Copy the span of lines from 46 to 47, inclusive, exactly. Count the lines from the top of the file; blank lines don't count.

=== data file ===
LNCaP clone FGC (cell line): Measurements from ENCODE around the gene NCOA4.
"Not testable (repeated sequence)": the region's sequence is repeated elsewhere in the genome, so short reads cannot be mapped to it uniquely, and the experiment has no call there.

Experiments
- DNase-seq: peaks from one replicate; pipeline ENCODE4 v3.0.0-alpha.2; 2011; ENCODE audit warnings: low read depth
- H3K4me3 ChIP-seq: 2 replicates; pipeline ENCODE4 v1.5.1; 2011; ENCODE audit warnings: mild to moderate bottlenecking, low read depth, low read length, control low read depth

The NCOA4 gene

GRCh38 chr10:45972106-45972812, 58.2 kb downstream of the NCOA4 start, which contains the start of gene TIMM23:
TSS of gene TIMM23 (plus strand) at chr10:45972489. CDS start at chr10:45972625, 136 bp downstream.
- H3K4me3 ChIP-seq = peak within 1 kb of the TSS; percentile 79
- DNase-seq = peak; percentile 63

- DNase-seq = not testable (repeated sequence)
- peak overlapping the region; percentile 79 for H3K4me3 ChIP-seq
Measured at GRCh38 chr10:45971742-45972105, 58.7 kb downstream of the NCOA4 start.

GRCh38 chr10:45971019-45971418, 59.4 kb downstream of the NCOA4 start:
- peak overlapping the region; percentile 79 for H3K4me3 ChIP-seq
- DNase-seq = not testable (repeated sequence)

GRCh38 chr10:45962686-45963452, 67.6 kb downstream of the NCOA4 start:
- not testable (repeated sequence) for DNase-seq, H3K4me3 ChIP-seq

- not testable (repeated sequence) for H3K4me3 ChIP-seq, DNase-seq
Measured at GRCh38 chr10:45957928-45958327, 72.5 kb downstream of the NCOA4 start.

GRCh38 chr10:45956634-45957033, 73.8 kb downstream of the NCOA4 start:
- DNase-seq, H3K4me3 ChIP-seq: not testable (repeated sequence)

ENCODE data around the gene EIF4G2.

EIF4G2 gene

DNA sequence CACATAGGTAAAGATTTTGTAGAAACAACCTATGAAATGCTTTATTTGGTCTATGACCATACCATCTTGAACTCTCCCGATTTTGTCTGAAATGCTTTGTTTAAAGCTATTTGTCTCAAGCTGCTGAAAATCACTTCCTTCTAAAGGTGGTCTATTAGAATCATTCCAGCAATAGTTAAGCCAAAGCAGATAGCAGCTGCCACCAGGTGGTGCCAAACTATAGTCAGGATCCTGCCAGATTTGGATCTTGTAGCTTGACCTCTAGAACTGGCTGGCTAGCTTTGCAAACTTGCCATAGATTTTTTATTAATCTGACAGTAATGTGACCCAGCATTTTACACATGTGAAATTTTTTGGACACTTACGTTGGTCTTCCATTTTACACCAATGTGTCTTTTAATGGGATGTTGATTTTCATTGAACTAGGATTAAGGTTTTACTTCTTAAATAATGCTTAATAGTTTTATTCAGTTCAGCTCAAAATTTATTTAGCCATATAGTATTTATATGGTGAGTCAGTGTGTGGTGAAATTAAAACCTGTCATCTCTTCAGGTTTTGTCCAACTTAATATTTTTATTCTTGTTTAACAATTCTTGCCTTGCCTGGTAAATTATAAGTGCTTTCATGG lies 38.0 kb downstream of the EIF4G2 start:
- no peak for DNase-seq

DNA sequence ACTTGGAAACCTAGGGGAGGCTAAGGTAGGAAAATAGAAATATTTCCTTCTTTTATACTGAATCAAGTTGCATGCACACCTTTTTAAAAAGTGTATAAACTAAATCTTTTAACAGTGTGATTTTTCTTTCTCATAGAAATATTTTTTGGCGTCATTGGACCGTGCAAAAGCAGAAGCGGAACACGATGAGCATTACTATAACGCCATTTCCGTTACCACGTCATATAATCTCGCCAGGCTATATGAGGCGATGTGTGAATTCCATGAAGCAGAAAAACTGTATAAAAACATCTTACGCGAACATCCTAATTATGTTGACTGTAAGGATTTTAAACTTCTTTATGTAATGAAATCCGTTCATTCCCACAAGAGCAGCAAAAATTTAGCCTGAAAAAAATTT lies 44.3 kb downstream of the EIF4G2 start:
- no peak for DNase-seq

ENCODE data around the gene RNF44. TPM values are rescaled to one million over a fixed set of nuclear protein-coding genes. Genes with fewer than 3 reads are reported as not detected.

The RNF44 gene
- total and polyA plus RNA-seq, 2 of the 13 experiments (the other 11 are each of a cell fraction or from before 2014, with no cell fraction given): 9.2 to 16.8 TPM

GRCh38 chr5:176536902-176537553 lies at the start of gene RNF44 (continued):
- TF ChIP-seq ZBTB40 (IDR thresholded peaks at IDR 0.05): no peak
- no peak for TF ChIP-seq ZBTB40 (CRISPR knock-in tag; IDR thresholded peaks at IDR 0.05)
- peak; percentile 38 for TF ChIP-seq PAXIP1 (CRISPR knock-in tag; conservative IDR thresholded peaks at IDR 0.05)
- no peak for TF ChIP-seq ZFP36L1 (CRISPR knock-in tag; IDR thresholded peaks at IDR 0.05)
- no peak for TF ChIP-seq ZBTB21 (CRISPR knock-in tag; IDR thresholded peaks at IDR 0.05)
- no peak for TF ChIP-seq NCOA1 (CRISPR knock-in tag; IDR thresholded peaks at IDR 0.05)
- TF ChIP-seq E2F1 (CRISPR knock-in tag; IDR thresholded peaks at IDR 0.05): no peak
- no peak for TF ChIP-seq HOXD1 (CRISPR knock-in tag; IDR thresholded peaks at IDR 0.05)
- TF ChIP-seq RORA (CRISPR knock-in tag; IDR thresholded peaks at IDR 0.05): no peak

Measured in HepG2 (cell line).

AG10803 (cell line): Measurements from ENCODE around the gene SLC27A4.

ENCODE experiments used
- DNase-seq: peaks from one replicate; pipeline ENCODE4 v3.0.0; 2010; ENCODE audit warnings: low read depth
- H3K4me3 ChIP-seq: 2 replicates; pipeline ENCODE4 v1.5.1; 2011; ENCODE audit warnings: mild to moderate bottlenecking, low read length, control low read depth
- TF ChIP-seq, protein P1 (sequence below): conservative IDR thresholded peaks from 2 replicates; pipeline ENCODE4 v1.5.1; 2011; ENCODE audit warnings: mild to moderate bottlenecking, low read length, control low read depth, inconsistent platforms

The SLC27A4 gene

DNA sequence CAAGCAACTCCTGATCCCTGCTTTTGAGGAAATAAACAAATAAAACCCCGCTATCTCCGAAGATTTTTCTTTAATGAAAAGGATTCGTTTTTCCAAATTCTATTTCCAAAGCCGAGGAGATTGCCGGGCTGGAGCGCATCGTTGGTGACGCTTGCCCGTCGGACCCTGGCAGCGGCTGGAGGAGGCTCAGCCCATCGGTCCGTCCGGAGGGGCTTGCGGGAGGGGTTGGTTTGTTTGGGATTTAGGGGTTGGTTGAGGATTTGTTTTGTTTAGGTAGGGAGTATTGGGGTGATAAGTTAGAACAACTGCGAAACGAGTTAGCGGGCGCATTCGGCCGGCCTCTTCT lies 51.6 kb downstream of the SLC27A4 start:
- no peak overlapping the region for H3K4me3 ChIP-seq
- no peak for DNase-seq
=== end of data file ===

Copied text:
- H3K4me3 ChIP-seq: 2 replicates; pipeline ENCODE4 v1.5.1; 2011; ENCODE audit warnings: mild to moderate bottlenecking, low read length, control low read depth
- TF ChIP-seq, protein P1 (sequence below): conservative IDR thresholded peaks from 2 replicates; pipeline ENCODE4 v1.5.1; 2011; ENCODE audit warnings: mild to moderate bottlenecking, low read length, control low read depth, inconsistent platforms